Seeking the light in darkest hour

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iol scitech may 24 Carolyn Williamson2

INDEPENDENT NEWSPAPERS

File photo: Professor Carolyn Williamson

Years Aids denialism during the Thabo Mbeki presidency were the darkest of her career, says Carolyn Williamson who now heads UCT’s Division of Medical Virology.

Williamson, who has worked in HIV research for more than 20 years, hopes to contribute to the development of microbicides and vaccines that can effectively prevent HIV infections.

Working in HIV research during the period of denialism was like “being in a parallel universe”, said Williamson.

Denialists rejected the existence of HIV, while others accepted that HIV existed but said it didn’t cause Aids.

Mbeki and then health minister Manto Tshabalala-Msimang were at the forefront of denialism.

“It was probably the darkest period of my career. It was very disconcerting from a personal perspective to be in an environment where people were questioning what we knew as truth.”

Williamson, who belonged to Mbeki’s HIV Advisory Panel, said there was “absolutely no logic” in the denialism which had “serious repercussions” for the growth of the HIV epidemic.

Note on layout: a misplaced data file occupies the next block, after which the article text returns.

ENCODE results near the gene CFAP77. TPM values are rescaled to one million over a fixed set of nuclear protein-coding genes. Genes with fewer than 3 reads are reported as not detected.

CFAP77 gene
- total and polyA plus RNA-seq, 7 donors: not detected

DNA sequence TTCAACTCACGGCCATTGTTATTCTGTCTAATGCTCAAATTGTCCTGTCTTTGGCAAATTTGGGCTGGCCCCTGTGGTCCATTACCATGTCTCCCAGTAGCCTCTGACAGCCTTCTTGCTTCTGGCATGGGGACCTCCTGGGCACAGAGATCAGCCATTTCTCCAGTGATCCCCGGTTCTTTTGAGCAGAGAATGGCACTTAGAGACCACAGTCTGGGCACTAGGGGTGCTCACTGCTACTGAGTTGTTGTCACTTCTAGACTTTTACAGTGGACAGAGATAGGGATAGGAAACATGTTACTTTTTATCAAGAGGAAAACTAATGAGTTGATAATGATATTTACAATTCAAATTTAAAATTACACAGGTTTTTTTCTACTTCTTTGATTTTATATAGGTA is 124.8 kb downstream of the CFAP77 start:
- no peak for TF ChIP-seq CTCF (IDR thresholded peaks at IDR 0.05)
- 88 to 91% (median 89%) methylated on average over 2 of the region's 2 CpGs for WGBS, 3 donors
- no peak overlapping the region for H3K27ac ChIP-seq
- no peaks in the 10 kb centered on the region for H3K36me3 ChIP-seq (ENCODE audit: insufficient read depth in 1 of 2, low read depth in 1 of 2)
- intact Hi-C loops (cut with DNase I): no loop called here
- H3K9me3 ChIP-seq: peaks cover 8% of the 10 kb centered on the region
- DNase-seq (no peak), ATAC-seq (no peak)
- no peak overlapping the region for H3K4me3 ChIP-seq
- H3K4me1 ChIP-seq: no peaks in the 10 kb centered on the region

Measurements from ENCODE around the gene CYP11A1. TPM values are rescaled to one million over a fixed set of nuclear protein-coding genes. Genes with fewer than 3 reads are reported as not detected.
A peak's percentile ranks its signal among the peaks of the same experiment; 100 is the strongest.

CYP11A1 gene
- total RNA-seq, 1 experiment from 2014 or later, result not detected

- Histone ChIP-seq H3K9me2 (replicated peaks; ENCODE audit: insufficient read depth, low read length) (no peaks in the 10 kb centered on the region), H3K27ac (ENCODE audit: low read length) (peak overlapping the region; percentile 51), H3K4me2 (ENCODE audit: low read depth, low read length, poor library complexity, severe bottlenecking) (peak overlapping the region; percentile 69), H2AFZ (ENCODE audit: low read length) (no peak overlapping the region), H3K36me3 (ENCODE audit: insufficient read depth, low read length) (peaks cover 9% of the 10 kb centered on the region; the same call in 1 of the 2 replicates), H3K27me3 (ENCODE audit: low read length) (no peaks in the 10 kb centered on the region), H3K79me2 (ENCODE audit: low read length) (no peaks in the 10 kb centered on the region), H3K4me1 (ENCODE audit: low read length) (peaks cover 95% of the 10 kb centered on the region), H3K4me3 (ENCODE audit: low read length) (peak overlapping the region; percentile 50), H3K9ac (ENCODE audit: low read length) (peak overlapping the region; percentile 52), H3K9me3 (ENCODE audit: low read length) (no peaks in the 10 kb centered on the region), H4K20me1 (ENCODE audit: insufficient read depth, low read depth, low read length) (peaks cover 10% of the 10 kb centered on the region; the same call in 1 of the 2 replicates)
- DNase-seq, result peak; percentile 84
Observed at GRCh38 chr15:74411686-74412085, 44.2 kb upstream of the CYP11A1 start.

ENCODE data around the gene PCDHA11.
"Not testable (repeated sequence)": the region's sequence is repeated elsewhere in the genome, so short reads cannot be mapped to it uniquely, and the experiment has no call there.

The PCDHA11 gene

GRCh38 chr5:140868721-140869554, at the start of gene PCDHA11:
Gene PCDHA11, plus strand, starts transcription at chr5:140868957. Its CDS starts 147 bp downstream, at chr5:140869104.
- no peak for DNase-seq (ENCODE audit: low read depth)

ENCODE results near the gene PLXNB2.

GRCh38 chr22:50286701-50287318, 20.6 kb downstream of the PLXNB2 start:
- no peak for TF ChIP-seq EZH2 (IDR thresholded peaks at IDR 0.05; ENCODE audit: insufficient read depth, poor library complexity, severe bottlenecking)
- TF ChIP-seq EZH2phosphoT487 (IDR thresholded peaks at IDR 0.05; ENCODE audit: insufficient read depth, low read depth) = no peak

She said the denialism had ended when the government announced the roll-out programme for antiretrovirals.

Williamson said: “But the confusion in SA about how to treat HIV continued for some years.”

The real turnaround came when “aspirational” Aaron Motsoaledi was appointed Minister of Health in 2009.

Williamson delivered her inaugural lecture about her research into HIV at the university last night.

The Cape Times spoke to her ahead of the lecture, titled “HIV: Surviving under immense pressure”.

“I’ve been working on HIV for 20 years. It’s been quite a journey in our country. And it’s been quite a journey scientifically over the last few years,” she said.

“In my work I try to understand how the virus causes diseases. We try to understand how to control the virus and how to develop a vaccine.”

Her work focused on understanding how the virus survived the extreme immune pressure of the body and why some people could control the virus, while others rapidly became infected.

Asked when a cure for HIV could be expected, Williamson said: “A cure is something that is a long way on the horizon. My work is about finding a vaccine and that is closer. It is really hard to know.” She said SA was expected to start large-scale clinical testing within the next three to five years. “Hopefully that will bring us closer to a vaccine.”

Williamson, who received her PhD in Microbiology in 1988 from UCT, is the co-developer of the first candidate HIV vaccines to be developed in Africa and tested in clinical trials in both Africa and the US. - Cape Times

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